17. Missy says:

    @SAM

    How are these folks to be cared for–are they to be cared for?

    How were they cared for prior to our current situation?

    Well, for one thing physicians were in a position to offer free or lower fees, something which the current contracts they have with medicare and private insurers bar them from doing without much fuss. If a doctor has a patient today, low on money or without money to pay for medical services, they cannot waive a copay, cannot simply say ‘that’s ok, we’ll reduce our fees for you’….if they want to reduce fees they have to fill out paperwork for approval to do that! How insane is that? If they do it without approval, they risk their contracts being null/void and the potential to lose reimbursements.

    A time not so long ago, physicians were free to barter, waive or reduce fees as they saw fit – that is no more…..unless they’re within the boutique model that gets railed as being greedy, when really all it is is they’ve opted out of the insurance system into a cash based business model, many doing that offer a percentage of their time to patients who need medical care but can’t afford it.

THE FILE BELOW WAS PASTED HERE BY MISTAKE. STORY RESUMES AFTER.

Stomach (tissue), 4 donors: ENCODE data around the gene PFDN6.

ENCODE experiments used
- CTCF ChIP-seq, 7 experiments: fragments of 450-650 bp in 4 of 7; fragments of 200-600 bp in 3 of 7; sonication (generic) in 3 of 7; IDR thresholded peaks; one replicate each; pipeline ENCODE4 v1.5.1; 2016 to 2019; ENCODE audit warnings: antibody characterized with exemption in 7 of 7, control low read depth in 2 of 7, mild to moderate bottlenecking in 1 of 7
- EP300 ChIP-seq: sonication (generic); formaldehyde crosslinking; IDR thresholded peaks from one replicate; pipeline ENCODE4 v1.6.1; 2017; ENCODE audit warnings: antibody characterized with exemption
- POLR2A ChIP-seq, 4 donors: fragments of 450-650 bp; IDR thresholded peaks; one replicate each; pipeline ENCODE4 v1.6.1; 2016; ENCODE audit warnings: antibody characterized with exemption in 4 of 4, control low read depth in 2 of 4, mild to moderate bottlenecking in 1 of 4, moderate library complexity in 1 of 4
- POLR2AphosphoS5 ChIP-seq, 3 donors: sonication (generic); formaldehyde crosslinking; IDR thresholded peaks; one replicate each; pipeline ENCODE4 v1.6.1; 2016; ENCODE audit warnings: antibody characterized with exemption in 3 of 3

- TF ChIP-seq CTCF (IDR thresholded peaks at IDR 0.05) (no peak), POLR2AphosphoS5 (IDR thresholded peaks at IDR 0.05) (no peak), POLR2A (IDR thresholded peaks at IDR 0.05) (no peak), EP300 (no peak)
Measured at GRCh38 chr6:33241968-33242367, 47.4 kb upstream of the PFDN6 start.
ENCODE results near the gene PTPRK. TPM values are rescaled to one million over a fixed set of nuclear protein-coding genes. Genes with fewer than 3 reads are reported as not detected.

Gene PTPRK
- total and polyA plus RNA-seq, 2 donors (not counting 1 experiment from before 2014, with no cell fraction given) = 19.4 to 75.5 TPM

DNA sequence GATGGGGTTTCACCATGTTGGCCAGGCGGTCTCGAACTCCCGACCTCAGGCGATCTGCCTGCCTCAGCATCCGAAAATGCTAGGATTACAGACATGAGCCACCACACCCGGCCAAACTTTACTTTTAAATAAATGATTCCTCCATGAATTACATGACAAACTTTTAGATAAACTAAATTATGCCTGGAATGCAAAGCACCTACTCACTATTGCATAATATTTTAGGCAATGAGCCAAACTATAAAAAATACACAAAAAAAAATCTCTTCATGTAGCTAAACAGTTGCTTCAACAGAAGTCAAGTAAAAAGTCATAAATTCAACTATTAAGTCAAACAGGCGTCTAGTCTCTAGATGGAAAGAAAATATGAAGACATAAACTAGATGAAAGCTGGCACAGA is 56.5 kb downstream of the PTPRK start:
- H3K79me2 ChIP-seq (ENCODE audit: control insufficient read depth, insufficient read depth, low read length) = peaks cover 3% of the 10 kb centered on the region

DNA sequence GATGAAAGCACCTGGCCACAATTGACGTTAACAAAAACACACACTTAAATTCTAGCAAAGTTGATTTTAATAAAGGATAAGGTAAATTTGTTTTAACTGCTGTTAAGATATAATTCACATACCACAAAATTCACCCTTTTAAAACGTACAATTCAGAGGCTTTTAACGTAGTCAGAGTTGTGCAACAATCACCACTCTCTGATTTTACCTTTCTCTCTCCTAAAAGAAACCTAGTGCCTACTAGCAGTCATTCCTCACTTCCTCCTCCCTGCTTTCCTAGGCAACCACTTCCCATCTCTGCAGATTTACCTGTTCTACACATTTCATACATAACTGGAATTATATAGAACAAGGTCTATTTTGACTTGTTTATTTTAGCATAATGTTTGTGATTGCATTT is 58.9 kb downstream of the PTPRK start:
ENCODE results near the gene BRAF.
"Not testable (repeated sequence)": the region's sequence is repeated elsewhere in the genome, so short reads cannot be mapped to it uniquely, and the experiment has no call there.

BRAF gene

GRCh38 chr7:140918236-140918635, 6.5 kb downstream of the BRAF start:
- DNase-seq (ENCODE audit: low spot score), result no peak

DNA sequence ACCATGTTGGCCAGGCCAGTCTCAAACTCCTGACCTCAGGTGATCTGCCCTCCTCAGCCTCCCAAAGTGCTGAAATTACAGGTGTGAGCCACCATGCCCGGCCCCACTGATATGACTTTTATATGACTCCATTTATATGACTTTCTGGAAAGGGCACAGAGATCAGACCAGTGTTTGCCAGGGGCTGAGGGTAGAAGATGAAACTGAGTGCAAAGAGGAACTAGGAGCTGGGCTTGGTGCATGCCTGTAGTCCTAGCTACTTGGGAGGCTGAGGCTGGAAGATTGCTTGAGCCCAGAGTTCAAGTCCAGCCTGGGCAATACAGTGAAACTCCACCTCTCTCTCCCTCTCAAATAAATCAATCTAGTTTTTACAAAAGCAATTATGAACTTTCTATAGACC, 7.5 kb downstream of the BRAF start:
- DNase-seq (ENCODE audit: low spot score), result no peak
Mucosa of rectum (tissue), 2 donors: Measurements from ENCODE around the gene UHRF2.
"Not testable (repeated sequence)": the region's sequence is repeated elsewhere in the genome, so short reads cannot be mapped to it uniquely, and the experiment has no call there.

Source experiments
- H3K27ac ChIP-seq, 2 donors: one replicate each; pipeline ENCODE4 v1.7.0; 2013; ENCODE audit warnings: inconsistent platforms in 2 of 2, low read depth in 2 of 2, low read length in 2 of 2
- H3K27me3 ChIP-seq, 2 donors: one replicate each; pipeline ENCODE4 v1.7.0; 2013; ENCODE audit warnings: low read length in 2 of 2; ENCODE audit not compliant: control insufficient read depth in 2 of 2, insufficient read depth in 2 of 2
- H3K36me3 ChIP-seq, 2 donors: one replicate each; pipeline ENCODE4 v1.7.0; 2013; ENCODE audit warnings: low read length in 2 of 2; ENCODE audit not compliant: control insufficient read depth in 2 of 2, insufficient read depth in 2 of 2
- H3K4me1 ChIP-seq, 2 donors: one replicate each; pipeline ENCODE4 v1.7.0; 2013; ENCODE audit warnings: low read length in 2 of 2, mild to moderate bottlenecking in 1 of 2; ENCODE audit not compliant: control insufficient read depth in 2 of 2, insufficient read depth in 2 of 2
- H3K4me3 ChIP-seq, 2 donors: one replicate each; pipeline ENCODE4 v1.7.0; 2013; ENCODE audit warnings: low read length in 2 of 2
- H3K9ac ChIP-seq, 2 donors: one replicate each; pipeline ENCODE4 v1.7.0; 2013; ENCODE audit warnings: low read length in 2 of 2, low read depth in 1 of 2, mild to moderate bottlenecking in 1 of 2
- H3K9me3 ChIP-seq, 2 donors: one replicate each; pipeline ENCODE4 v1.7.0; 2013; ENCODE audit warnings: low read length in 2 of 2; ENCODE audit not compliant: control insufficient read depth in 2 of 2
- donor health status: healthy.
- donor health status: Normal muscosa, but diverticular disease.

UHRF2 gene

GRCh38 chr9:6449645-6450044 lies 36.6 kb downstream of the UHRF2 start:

IMO docs aren’t necessarily greedy, they have huge expenses they have to cover just to stay open. For example, did you know that an OB/GYN in Miami has to pay about $275,000 for malpractice insurance? That’s more than he can or will make in the same city as his salary!

    He can’t go without malpractice insurance – if he does he risks everything he works toward – his future!

  18. sam says:

    If a doctor has a patient today, low on money or without money to pay for medical services, they cannot waive a copay, cannot simply say ‘that’s ok, we’ll reduce our fees for you’….if they want to reduce fees they have to fill out paperwork for approval to do that! How insane is that? If they do it without approval, they risk their contracts being null/void and the potential to lose reimbursements.